Council panned over plaza plan snub

Former mayor Peter Tennent is calling for the council to let John Matthews fundraise for a grand plaza in Queen St, in ...
ROBERT CHARLES/ Fairfax NZ

Former mayor Peter Tennent is calling for the council to let John Matthews fundraise for a grand plaza in Queen St, in front of the soon to be completed Len Lye Centre.

Former New Plymouth mayor Peter Tennent has accused the district's current crop of councillors of getting in the way when they should be leading the way.

This week the New Plymouth hotelier took to Facebook questioning why the council last month said no to businessman John Matthews' offer of fundraising as much as $1 million for a grand Queen St plaza on the doorstep of the soon to be completed Len Lye Centre.

Tennent's online post has found support from former district councillor Pauline Lockett and New Plymouth business heavyweight Bryce Barnett.

Yesterday Tennent said there had long been talk about revitalising Queen St and making it a cultural precinct, and he was incredibly disappointed when councillors voted against Matthews' offer to raise the funds to make it happen.

Tennent said it seemed councillors who were against the Len Lye Centre had decided to take a stand on the plaza issue, but instead they had done the community a great disservice. He has called for them to review their decision.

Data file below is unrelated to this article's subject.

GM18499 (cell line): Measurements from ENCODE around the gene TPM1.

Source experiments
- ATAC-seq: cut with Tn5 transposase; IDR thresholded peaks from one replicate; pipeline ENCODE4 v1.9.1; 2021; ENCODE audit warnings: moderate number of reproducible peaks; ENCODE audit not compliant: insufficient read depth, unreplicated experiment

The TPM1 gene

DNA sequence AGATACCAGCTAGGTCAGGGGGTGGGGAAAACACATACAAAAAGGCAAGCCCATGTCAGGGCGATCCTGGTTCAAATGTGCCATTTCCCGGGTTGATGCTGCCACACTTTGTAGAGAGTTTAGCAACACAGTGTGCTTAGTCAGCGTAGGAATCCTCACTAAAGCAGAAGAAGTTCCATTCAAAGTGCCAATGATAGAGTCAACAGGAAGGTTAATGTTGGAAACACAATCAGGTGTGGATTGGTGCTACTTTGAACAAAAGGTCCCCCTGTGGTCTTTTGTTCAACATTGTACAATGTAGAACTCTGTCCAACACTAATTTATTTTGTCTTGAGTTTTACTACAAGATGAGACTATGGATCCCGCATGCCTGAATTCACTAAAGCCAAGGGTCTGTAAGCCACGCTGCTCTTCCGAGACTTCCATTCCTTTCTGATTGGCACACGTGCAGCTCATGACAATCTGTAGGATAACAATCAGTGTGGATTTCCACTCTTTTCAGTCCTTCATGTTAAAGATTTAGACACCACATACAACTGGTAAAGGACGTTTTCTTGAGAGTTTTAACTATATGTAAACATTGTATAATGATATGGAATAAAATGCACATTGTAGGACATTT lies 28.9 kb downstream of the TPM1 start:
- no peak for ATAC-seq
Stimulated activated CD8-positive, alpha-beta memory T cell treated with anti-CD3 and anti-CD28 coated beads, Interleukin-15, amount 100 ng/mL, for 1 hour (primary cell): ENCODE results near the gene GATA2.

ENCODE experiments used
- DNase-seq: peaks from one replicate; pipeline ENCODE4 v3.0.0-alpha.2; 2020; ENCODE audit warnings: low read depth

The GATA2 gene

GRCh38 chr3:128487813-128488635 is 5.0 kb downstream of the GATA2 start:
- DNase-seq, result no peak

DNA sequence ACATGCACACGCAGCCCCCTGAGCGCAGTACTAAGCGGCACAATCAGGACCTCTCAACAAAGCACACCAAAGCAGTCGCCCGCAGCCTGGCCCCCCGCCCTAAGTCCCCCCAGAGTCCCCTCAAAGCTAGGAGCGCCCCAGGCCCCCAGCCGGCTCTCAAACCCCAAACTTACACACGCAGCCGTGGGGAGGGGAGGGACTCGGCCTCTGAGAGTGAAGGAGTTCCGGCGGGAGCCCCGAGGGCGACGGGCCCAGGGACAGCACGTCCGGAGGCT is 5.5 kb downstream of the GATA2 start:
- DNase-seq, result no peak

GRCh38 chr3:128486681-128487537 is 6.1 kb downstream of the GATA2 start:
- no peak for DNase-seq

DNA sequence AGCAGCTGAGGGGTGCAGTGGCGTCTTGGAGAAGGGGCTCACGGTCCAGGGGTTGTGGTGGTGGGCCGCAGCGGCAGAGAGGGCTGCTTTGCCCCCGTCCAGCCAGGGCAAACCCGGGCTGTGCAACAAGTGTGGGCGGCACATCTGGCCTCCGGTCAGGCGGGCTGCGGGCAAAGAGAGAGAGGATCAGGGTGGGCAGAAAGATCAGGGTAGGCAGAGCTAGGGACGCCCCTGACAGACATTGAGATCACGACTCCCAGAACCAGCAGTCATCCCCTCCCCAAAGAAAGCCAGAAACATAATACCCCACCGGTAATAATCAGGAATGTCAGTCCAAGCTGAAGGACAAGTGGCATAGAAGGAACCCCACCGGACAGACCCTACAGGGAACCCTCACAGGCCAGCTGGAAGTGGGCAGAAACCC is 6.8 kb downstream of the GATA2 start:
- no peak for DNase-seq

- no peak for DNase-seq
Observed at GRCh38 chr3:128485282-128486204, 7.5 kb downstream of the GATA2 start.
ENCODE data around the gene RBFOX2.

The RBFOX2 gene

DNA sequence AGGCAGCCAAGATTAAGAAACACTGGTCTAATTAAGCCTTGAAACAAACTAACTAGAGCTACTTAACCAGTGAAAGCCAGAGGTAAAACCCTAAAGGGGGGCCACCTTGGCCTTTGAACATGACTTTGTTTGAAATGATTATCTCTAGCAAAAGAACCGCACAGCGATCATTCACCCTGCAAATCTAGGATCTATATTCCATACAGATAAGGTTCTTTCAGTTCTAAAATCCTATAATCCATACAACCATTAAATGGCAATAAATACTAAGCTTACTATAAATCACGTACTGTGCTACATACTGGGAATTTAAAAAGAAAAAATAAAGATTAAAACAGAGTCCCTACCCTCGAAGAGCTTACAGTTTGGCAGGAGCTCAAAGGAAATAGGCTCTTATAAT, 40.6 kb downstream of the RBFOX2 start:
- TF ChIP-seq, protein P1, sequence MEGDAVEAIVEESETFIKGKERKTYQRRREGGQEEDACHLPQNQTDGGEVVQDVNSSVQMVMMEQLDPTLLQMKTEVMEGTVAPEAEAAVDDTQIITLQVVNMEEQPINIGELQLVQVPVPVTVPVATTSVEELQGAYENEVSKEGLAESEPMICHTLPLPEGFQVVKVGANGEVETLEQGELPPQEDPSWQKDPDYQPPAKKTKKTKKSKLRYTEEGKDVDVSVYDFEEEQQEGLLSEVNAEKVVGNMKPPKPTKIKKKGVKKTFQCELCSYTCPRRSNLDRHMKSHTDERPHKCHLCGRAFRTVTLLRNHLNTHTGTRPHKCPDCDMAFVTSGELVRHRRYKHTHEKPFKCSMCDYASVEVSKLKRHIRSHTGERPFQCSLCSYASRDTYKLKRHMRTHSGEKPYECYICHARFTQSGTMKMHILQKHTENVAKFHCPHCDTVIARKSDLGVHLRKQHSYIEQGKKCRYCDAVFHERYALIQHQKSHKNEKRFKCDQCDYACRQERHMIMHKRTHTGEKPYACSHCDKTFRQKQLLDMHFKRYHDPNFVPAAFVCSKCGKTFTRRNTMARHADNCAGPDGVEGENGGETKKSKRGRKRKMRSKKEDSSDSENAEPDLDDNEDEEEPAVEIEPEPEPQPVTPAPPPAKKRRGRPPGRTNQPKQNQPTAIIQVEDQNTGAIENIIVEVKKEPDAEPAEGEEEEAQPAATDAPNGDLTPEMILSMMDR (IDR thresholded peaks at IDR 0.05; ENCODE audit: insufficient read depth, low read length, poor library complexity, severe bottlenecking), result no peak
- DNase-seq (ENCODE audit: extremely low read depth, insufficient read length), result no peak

"Put the Len Lye Centre aside, this is a wonderful opportunity to develop Queen St at no cost to the ratepayers," he said.

"We have someone saying they might be able to find the money to make that happen and the council turned him down. I'm incredibly disappointed. The council has poured water on the aspirations of the community."

However, New Plymouth deputy mayor Heather Dodunski defended her council's decision.

She said though there was an assurance the funds for a grand plaza could potentially be raised, there was no guarantee.

If councillors had accepted Matthews' offer it would have meant waiting for funding to be found and this could have delayed the streetscape by at least six months.

The council had a responsibility to deliver a finished project on July 25 when the centre opened, Dodunski said.

"It's going to be broadcast around the world, the streetscape needs to be finished by then."

The plan that was given the go ahead by councillors last month was not too different to the one architect Andrew Patterson had designed, she said.

Councillors had compromised by including some elements of the proposal, like the widening of the footpaths and the addition of more trees on the Devon St West side of the building to mitigate glare.

Dodunski said the decision didn't mean a Queen St plaza couldn't be looked at in the future.

Wading into the online debate Barnett commented on Tennent's Facebook post that a downward spiral was gaining momentum in New Plymouth.

"The first goal is to stop that spiral. Then the hard job is to restart the positive momentum. We can do it and we will do it."

Lockett also commented on the post and said the district's current leaders should be continuing the long-held vision that New Plymouth was the best place to live, work and play.

She said the council had already committed $209,000 to the streetscape and if the community was offering to fundraise for a grand plaza, it should be allowed.

 - Taranaki Daily News

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